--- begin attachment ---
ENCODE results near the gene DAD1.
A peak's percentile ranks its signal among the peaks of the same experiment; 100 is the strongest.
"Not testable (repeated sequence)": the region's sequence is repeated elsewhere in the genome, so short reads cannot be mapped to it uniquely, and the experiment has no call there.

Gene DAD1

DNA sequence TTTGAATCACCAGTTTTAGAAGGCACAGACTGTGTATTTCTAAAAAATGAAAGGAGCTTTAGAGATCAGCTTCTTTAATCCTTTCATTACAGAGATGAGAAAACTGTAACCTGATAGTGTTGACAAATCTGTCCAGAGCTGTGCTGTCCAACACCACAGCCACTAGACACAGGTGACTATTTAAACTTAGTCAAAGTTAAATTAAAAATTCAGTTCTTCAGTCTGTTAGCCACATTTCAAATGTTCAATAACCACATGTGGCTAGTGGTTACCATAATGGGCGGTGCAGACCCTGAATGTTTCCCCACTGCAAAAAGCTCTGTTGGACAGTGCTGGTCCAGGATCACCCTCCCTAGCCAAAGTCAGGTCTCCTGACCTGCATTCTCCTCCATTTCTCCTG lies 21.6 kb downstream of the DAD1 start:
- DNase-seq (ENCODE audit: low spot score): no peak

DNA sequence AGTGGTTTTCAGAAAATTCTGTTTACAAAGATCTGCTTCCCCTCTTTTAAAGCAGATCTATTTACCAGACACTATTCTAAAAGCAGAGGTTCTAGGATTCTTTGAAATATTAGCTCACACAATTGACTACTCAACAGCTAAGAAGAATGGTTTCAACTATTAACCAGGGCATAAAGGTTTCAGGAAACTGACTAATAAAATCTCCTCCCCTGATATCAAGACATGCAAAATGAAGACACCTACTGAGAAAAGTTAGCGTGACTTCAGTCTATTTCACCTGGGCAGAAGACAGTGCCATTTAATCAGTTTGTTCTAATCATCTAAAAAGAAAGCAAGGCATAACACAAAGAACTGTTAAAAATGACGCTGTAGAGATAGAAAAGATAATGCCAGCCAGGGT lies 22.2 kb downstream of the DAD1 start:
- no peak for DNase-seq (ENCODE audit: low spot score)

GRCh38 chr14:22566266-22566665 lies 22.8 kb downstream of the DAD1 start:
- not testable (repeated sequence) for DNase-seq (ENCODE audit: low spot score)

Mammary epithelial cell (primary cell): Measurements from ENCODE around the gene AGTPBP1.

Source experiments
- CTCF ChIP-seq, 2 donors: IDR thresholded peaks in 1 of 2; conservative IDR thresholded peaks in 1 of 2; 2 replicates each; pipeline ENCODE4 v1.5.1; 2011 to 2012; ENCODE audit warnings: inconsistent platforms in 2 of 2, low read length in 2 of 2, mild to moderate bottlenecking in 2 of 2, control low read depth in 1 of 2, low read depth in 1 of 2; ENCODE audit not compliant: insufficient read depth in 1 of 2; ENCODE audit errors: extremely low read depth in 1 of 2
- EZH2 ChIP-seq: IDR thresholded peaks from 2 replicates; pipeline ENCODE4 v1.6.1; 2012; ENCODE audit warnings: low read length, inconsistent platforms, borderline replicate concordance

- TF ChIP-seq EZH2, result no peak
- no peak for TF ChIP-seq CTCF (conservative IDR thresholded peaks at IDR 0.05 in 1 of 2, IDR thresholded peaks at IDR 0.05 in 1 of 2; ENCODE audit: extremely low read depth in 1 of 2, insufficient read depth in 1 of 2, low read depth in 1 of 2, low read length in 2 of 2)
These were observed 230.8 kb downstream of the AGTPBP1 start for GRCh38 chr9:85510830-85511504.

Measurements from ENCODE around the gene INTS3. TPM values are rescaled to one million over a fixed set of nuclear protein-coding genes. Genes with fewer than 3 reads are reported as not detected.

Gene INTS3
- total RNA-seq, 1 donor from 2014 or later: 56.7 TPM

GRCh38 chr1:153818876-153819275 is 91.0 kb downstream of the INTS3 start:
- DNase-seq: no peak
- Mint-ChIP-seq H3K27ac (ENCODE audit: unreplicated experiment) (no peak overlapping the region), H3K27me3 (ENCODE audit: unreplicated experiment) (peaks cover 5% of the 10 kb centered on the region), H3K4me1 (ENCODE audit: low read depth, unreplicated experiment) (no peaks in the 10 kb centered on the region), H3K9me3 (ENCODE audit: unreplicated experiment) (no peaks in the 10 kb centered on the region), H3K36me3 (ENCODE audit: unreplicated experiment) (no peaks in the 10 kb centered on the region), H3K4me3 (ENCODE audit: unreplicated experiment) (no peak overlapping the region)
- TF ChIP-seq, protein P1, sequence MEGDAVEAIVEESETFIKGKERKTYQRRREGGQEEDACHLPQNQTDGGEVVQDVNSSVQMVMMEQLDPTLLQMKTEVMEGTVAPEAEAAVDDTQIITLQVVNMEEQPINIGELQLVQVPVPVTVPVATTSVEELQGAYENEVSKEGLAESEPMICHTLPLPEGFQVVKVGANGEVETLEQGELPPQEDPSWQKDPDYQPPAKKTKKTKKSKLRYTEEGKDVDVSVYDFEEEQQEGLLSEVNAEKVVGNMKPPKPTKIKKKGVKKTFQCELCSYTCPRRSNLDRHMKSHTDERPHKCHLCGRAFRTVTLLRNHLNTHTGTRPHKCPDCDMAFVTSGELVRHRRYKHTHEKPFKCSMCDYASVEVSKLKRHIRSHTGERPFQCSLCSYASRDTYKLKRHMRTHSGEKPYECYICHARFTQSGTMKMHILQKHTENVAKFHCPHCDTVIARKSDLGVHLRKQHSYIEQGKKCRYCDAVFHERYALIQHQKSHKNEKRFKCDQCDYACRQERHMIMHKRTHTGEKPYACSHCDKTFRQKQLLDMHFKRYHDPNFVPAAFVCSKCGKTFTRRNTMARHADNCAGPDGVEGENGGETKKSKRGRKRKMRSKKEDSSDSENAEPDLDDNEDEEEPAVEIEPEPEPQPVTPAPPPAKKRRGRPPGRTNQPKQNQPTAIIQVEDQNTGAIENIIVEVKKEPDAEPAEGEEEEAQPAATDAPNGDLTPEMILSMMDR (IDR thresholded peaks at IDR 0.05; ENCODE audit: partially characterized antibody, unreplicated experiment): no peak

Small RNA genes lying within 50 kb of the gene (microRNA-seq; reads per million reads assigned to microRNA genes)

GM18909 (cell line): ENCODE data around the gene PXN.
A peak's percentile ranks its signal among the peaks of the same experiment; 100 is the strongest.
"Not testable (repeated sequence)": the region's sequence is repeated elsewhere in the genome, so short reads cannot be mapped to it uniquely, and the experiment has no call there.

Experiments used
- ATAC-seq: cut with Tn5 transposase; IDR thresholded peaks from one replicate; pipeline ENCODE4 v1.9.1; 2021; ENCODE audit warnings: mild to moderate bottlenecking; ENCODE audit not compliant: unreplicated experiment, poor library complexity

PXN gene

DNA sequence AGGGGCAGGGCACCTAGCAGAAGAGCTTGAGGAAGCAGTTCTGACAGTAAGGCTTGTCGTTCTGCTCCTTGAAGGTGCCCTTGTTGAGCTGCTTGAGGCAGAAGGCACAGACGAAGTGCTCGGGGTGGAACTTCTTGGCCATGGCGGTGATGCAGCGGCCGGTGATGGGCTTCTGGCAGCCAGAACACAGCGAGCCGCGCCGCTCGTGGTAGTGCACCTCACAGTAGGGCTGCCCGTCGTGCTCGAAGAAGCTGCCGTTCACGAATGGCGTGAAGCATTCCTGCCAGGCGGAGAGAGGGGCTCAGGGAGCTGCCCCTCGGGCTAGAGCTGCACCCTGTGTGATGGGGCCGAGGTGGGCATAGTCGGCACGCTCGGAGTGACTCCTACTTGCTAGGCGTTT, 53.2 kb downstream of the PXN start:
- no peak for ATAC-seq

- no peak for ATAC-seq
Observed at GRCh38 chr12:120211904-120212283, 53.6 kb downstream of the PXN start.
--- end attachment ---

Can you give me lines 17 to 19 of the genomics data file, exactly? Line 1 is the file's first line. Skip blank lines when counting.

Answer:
These were observed 230.8 kb downstream of the AGTPBP1 start for GRCh38 chr9:85510830-85511504.

Measurements from ENCODE around the gene INTS3. TPM values are rescaled to one million over a fixed set of nuclear protein-coding genes. Genes with fewer than 3 reads are reported as not detected.

Gene INTS3